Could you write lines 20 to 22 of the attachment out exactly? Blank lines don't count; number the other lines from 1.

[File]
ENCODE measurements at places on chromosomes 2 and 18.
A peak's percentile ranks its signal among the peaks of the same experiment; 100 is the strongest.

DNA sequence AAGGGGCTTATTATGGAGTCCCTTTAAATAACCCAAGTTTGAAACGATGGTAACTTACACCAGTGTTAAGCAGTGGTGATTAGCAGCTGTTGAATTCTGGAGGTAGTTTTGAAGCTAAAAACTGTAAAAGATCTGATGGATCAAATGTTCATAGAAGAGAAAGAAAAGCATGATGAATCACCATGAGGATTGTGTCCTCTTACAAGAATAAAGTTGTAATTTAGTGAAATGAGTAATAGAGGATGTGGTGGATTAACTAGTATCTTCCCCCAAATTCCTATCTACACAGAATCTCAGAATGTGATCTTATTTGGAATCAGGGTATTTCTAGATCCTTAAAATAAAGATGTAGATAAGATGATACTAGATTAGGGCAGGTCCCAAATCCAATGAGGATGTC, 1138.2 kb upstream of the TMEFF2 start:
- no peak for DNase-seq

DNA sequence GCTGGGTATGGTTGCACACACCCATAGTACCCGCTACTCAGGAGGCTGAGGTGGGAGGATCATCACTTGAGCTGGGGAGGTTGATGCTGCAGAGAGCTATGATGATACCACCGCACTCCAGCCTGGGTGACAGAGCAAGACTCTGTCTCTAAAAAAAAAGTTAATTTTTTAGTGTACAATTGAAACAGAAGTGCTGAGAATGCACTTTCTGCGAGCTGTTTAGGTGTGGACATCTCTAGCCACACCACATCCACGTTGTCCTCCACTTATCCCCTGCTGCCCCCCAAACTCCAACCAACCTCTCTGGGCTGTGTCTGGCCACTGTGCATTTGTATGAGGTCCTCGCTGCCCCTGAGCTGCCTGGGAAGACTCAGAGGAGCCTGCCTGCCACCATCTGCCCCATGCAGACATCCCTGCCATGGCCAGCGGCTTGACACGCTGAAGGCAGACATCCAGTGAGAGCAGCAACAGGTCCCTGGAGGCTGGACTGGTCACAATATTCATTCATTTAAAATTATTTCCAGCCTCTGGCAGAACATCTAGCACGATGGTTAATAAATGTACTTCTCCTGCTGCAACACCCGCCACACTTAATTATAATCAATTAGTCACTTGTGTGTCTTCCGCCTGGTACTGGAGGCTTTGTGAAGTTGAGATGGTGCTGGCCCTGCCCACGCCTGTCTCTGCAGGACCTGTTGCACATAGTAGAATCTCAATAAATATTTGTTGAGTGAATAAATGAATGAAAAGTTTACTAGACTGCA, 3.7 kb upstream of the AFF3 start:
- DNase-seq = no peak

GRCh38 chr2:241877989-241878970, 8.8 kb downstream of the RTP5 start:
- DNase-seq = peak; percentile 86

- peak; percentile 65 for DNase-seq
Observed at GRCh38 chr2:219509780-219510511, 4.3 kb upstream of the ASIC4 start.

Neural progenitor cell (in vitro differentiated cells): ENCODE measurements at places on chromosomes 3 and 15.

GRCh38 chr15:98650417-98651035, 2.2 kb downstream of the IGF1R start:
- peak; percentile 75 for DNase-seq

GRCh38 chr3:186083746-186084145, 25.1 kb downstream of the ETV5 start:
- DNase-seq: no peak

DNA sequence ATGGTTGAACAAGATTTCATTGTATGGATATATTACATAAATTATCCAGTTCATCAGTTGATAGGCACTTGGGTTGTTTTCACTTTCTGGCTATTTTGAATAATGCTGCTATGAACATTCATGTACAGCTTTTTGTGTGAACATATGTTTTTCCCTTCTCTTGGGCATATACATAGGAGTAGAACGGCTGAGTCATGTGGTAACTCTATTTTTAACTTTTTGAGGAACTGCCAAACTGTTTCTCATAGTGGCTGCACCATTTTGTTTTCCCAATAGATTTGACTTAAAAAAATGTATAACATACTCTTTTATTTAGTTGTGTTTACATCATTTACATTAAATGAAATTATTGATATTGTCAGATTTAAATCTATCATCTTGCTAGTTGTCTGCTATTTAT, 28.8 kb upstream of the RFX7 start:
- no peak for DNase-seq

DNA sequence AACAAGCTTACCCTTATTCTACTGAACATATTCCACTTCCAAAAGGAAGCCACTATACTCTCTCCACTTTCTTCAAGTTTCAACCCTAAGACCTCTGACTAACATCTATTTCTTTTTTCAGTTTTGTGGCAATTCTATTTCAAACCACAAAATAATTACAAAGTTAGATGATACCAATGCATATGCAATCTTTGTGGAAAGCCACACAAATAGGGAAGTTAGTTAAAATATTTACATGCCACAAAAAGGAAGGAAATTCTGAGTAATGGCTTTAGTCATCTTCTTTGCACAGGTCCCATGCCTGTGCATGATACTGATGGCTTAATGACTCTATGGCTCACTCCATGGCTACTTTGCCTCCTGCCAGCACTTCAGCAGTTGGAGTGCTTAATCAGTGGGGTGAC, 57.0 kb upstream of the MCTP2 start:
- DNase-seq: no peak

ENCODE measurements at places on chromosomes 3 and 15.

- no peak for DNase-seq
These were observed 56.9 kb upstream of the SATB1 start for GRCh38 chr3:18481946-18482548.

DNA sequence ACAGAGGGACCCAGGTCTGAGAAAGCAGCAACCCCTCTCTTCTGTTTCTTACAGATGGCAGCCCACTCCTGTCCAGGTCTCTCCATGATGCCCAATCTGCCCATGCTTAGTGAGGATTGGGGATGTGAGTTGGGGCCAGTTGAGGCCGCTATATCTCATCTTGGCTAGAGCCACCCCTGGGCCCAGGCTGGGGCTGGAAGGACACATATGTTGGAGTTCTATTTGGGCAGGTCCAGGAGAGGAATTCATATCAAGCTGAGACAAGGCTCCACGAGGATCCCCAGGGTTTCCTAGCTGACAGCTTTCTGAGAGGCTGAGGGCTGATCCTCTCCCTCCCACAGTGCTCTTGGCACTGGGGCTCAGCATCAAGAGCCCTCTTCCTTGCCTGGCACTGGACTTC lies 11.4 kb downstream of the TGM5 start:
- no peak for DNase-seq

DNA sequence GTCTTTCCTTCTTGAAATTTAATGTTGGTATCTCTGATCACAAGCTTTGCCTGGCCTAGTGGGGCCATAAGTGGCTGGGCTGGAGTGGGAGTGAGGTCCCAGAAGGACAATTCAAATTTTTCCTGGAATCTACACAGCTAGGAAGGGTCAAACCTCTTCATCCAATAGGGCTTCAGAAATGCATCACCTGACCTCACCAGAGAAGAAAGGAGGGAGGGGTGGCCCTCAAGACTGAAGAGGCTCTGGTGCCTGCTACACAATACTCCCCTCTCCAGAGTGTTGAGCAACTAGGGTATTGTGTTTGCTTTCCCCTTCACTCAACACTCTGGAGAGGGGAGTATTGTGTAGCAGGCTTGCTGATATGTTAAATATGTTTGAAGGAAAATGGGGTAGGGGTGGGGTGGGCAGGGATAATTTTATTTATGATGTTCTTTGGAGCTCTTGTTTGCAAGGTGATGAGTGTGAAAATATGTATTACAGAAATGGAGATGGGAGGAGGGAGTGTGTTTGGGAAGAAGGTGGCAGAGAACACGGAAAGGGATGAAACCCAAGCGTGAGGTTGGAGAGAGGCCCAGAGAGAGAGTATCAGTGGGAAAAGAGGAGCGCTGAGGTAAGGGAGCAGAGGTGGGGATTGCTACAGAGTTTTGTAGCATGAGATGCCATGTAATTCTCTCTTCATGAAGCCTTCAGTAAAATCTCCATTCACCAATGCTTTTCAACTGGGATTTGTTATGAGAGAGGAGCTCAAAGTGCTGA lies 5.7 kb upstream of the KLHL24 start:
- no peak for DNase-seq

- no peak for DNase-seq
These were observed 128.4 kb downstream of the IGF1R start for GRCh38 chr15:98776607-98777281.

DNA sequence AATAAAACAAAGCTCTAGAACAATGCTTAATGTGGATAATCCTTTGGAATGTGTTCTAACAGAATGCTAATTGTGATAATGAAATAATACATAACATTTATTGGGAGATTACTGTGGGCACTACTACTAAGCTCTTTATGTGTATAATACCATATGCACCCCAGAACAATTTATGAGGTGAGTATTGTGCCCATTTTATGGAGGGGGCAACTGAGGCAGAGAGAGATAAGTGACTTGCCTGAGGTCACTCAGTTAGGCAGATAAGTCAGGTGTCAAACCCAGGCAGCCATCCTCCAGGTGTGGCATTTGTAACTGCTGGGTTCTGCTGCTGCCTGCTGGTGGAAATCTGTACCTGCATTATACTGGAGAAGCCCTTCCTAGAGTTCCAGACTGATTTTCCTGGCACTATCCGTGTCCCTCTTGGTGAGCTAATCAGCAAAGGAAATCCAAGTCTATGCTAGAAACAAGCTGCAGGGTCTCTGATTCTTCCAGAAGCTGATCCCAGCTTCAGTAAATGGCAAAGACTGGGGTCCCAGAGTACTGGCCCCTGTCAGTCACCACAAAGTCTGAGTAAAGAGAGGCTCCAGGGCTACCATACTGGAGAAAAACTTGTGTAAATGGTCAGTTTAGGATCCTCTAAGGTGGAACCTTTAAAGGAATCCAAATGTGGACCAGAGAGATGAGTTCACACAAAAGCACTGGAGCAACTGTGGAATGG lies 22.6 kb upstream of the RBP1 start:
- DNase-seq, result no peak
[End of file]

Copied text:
ENCODE measurements at places on chromosomes 3 and 15.

- no peak for DNase-seq
These were observed 56.9 kb upstream of the SATB1 start for GRCh38 chr3:18481946-18482548.